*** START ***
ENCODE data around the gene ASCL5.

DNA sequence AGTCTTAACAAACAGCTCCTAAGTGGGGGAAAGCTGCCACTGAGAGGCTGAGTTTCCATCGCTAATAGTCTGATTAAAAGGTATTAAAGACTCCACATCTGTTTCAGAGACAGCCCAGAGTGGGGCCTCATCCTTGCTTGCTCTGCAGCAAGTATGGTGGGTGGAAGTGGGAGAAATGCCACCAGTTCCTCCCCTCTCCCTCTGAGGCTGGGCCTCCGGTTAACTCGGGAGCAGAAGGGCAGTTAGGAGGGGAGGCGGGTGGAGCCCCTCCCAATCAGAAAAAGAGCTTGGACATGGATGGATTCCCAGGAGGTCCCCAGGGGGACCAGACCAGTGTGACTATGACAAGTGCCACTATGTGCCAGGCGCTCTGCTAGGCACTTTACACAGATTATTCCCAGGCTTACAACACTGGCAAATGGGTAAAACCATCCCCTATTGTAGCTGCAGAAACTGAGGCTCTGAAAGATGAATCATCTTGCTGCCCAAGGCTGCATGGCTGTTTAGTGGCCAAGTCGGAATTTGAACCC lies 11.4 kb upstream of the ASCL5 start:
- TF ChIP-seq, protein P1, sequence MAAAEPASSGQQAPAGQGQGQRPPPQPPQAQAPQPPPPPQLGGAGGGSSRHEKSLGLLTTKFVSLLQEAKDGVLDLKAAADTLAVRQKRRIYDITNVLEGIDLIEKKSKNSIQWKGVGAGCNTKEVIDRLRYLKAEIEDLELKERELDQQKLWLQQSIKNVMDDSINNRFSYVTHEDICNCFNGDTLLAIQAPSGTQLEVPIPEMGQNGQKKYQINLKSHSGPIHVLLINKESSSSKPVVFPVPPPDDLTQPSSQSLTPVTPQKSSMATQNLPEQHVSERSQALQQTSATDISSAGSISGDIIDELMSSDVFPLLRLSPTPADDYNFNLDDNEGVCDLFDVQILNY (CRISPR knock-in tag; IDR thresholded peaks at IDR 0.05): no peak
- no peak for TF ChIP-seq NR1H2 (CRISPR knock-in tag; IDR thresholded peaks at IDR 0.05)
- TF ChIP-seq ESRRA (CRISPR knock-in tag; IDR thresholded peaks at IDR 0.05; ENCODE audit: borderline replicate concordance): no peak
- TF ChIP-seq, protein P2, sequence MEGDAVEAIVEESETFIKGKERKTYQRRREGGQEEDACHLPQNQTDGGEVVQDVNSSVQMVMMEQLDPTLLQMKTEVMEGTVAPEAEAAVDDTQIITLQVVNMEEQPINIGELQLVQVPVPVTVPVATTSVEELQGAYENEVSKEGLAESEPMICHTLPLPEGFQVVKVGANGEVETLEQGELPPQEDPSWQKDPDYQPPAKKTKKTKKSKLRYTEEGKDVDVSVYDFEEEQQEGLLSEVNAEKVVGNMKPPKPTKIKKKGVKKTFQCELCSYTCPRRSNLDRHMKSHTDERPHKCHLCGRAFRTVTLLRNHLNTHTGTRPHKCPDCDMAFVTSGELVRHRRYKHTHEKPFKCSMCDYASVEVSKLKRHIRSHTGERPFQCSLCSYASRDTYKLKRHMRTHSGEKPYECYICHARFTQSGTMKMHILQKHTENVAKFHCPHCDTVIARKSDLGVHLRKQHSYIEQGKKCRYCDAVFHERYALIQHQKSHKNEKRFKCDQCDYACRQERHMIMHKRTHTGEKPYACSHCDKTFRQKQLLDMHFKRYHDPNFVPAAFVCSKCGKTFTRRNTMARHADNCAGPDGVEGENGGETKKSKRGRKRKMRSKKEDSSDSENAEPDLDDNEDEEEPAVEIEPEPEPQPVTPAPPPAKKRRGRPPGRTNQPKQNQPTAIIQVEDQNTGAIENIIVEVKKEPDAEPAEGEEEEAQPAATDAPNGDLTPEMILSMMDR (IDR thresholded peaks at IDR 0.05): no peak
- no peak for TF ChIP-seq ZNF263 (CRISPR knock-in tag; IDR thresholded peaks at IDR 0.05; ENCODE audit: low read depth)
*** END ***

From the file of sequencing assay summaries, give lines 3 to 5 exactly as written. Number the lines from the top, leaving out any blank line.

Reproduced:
- TF ChIP-seq, protein P1, sequence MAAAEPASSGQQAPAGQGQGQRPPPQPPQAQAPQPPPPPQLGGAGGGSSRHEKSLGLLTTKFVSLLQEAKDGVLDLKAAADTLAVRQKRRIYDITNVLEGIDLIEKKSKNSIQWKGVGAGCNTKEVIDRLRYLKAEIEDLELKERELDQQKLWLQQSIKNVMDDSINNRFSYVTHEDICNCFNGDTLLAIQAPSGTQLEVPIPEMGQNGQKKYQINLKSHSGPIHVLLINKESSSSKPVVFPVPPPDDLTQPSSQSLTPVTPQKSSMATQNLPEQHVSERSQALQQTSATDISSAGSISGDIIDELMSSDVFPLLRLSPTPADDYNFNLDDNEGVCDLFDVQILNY (CRISPR knock-in tag; IDR thresholded peaks at IDR 0.05): no peak
- no peak for TF ChIP-seq NR1H2 (CRISPR knock-in tag; IDR thresholded peaks at IDR 0.05)
- TF ChIP-seq ESRRA (CRISPR knock-in tag; IDR thresholded peaks at IDR 0.05; ENCODE audit: borderline replicate concordance): no peak